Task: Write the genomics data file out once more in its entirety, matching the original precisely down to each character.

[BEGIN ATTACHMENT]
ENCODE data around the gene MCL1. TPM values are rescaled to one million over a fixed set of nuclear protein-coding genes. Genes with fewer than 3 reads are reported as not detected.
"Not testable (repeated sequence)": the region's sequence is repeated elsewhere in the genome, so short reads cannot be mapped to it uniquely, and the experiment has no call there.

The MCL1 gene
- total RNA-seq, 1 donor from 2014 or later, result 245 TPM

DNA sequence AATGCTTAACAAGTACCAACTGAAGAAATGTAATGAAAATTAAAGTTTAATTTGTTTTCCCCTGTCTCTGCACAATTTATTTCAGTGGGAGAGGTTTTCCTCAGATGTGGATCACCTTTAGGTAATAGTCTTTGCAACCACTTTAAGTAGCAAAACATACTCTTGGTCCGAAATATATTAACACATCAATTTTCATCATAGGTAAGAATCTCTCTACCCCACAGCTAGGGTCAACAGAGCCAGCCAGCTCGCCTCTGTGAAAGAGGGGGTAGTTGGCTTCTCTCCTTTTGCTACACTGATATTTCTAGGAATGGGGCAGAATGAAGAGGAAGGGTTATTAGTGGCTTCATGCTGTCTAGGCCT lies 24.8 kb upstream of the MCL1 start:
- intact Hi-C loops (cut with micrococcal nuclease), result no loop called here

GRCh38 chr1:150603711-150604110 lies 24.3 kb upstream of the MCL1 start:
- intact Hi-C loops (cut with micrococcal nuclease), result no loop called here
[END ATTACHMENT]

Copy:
ENCODE data around the gene MCL1. TPM values are rescaled to one million over a fixed set of nuclear protein-coding genes. Genes with fewer than 3 reads are reported as not detected.
"Not testable (repeated sequence)": the region's sequence is repeated elsewhere in the genome, so short reads cannot be mapped to it uniquely, and the experiment has no call there.

The MCL1 gene
- total RNA-seq, 1 donor from 2014 or later, result 245 TPM

DNA sequence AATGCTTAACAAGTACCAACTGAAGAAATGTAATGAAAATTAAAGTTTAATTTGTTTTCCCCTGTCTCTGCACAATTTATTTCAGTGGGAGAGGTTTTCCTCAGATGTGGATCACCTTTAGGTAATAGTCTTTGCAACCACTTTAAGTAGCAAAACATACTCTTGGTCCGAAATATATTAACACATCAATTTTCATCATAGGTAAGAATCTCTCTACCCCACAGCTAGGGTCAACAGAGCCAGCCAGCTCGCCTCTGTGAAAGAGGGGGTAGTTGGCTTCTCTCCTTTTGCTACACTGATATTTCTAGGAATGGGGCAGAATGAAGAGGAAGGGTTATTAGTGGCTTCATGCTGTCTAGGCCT lies 24.8 kb upstream of the MCL1 start:
- intact Hi-C loops (cut with micrococcal nuclease), result no loop called here

GRCh38 chr1:150603711-150604110 lies 24.3 kb upstream of the MCL1 start:
- intact Hi-C loops (cut with micrococcal nuclease), result no loop called here